What is in this article?:
- Diabetes: You don't have to be overweight to have it
- Here are five things you can do to battle this growing trend:
Research shows that about one-third of people with a healthy weight people also have elevated blood sugar, prediabetes or type 2 diabetes—and the number is growing. Here are tips to combat the trend.
One-third (33.1 percent) of people age 45 and older who are of healthy weight—defined by BMI in the 18.5 to 24.99 range—now have prediabetes, says Arch Mainous, PhD, researcher and department chair of Health Services Research, Management and Policy at the University of Florida. According to the study, this percentage increased from 22 percent in 1994, and it accounts for about 6 million to 7 million people.
What’s the reason for this trend of diabetes in normal weight people? Well, it’s complicated, but Mainous first points to people’s overall reduction in physical activity and an increasingly common body composition that trends toward softening: less lean muscle tissue and more fatty tissue. In healthy weight people with prediabetes and type 2 diabetes, sedentary lifestyle, activity level and sitting time distinguishes them, he says. Mainous’ research shows this group has lower grip strength than its no-diabetes counterparts, grip strength being a proxy for lean muscle mass. “While losing muscle mass as we age is a natural process, it is accelerated by inactivity,” he says.
Other factors contributing to a growing number of healthy weight individuals with elevated blood sugar? One culprit could be limitations with the BMI test. BMI is a measure of body mass index based on a basic equation of a person’s height and weight, but doesn’t take muscle mass, fat tissue, age or other factors into account. Some experts believe BMI is not a good measurement of how metabolically healthy a person is.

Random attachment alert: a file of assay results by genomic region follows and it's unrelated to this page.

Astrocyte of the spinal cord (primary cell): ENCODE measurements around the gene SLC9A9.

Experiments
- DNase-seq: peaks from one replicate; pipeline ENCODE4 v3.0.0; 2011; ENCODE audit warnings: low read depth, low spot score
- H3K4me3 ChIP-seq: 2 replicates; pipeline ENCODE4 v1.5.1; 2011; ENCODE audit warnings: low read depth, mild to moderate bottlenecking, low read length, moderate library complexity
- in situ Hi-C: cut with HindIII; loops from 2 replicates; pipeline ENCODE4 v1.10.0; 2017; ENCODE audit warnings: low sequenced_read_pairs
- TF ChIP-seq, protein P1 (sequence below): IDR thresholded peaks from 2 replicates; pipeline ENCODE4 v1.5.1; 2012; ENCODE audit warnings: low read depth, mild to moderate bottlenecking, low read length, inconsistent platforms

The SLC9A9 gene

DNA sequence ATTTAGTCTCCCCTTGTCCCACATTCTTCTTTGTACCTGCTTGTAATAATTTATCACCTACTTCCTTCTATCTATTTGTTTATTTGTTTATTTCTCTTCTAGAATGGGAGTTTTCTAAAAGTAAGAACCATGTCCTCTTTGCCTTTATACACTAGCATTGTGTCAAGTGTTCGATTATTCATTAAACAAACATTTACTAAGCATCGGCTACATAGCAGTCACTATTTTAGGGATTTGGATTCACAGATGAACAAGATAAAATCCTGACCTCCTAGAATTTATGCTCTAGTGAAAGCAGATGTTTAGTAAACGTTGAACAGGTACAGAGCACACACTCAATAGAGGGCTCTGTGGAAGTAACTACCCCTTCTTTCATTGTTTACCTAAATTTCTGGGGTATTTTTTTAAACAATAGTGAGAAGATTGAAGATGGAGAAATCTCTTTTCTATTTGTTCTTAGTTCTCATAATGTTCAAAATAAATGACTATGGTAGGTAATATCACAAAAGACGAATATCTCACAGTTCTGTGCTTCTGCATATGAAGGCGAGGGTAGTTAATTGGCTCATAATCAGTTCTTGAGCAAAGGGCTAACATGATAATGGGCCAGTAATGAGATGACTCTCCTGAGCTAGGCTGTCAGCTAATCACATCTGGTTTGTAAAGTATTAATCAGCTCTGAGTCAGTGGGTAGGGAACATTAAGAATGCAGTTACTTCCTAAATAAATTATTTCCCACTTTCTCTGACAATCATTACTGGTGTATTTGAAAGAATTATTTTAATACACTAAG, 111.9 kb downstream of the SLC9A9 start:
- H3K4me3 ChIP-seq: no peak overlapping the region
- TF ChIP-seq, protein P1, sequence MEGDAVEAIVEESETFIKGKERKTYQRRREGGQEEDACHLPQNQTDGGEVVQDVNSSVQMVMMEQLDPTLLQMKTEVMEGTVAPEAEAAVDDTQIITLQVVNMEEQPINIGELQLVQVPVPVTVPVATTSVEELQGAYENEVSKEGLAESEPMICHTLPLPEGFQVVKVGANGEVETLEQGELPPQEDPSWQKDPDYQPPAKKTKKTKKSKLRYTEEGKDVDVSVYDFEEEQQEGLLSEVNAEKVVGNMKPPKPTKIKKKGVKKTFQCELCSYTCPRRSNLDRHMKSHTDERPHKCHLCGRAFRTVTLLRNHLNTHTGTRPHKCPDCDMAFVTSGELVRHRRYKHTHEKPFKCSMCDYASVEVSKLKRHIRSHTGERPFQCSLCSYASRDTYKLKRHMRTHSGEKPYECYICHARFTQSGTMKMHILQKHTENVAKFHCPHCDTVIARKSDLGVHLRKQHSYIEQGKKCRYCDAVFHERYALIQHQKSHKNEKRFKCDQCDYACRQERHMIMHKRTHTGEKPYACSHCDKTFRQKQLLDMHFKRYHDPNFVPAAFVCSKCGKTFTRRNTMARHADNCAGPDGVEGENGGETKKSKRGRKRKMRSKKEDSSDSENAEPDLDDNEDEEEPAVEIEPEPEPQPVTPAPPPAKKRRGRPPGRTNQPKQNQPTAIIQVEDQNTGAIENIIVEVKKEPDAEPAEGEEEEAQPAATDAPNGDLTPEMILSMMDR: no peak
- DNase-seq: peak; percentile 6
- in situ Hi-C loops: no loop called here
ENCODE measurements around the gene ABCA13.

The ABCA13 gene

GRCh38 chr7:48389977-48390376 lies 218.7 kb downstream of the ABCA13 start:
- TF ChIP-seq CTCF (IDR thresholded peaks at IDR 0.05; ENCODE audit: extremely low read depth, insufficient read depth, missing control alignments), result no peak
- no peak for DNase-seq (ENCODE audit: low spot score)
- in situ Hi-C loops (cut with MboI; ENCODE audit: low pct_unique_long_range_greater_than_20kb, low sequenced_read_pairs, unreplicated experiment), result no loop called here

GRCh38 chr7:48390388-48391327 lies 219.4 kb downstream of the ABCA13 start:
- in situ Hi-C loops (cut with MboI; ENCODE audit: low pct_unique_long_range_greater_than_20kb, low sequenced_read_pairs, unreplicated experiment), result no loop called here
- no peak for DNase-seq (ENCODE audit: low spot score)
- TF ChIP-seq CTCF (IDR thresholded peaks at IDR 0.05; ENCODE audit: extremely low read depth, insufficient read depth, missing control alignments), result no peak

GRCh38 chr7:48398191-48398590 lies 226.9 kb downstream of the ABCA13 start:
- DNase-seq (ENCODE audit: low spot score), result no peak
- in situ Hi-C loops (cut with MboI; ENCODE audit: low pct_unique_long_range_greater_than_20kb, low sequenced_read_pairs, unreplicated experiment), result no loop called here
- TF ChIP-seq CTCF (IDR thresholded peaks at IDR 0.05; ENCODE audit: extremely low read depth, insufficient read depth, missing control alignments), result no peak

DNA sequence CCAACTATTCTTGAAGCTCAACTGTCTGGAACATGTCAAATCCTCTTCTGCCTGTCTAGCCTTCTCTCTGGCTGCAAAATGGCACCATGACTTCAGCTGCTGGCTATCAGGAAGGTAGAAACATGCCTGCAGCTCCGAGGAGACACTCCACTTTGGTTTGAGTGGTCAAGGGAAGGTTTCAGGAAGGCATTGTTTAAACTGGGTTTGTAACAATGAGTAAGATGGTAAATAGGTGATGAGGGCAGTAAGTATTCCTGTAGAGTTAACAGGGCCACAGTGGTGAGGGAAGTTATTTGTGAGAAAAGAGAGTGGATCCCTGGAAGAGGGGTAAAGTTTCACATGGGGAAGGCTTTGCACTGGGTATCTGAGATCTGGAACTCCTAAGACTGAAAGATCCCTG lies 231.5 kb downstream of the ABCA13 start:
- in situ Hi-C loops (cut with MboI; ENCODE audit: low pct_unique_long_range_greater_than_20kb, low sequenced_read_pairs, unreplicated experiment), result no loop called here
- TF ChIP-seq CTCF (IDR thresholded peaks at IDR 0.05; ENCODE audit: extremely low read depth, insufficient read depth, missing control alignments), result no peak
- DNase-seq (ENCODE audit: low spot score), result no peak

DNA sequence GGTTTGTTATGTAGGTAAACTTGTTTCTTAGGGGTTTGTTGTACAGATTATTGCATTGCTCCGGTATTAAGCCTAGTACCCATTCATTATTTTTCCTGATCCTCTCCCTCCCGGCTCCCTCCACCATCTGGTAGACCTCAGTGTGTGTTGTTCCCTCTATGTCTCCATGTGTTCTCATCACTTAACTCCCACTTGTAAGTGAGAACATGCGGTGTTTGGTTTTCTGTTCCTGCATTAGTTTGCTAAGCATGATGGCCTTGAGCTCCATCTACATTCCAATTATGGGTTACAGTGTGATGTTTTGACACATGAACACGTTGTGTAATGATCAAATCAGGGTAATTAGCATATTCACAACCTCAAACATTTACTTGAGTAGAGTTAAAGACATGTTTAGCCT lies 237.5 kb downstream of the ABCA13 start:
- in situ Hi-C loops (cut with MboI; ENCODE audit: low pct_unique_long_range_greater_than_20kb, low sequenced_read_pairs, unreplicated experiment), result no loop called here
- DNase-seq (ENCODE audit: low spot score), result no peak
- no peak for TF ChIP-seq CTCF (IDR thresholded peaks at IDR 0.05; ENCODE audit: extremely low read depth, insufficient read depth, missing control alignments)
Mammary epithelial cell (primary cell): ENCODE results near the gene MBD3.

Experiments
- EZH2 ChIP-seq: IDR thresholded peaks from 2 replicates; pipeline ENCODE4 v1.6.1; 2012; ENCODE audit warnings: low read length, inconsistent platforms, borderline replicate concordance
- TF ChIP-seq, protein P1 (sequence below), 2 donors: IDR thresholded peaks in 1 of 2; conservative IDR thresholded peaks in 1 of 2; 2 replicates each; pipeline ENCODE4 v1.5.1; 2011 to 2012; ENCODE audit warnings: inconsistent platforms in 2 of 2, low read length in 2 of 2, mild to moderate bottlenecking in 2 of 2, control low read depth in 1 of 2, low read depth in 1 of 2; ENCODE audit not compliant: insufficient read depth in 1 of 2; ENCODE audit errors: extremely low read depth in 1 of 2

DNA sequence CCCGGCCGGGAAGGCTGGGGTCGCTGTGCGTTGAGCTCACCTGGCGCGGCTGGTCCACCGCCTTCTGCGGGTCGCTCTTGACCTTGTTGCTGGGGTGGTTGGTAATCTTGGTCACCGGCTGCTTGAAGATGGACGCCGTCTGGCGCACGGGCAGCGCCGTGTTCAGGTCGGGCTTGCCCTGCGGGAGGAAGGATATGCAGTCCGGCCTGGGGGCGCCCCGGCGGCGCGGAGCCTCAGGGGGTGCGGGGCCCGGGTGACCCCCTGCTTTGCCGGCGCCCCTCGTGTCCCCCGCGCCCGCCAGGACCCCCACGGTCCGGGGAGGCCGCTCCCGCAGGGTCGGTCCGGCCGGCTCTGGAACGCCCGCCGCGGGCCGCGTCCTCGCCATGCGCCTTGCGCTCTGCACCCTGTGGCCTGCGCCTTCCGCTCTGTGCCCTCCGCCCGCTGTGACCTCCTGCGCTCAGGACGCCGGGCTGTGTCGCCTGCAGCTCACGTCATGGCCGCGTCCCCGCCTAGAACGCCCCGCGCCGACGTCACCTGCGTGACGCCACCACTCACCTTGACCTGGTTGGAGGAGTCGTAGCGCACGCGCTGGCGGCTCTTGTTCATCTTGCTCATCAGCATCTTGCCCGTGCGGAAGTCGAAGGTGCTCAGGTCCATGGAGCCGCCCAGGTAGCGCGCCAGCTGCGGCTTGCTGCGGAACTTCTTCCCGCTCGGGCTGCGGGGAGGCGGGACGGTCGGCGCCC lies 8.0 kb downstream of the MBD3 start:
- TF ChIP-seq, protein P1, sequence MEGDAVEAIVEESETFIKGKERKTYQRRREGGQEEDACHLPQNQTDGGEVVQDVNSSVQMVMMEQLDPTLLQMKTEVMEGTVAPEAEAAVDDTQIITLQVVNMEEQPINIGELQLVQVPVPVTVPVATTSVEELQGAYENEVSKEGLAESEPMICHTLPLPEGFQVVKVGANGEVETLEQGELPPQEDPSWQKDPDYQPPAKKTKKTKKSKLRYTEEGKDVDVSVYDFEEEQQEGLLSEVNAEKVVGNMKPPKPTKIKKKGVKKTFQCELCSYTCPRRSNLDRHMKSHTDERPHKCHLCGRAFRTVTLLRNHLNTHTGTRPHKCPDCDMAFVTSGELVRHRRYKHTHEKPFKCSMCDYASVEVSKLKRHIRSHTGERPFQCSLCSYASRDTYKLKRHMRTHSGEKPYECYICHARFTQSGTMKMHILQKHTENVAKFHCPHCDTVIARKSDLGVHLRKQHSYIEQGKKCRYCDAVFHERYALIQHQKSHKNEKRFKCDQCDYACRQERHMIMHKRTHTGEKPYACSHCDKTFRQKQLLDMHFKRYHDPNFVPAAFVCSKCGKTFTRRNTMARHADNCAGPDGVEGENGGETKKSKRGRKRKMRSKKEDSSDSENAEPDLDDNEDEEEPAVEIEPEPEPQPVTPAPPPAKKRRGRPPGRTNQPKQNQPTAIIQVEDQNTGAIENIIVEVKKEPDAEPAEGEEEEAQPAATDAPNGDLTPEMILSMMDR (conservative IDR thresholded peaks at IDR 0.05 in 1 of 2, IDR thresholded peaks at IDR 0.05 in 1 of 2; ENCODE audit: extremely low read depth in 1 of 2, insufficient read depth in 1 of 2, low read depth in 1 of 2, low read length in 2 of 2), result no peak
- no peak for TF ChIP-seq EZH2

“BMI doesn’t measure the fat tissue we carry,” says Joel Zonszein, M.D., professor of clinical medicine (endocrinology) at Albert Einstein College of Medicine in New York. “You can be thin and still have too much fat tissue, especially around the middle of the body where it has metabolic effects,” he says.
“Other factors for the trend,” says Zonszein, “include eating too many processed foods, exposure to chemicals and pollutants, and even the health of the microbiome,” the trillions of gut bacteria which were once believed to be isolated in the gut but which we now know communicate with the rest of the body and can influence the development of diseases.